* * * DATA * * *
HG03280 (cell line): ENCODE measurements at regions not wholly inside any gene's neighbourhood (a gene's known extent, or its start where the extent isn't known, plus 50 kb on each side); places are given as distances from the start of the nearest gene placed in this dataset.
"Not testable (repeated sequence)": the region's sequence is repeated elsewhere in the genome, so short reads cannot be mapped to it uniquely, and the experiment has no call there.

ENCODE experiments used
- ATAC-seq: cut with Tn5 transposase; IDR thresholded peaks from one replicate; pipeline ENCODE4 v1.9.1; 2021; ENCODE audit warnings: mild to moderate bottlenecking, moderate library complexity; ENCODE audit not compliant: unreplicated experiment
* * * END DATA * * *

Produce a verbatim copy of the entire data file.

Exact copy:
HG03280 (cell line): ENCODE measurements at regions not wholly inside any gene's neighbourhood (a gene's known extent, or its start where the extent isn't known, plus 50 kb on each side); places are given as distances from the start of the nearest gene placed in this dataset.
"Not testable (repeated sequence)": the region's sequence is repeated elsewhere in the genome, so short reads cannot be mapped to it uniquely, and the experiment has no call there.

ENCODE experiments used
- ATAC-seq: cut with Tn5 transposase; IDR thresholded peaks from one replicate; pipeline ENCODE4 v1.9.1; 2021; ENCODE audit warnings: mild to moderate bottlenecking, moderate library complexity; ENCODE audit not compliant: unreplicated experiment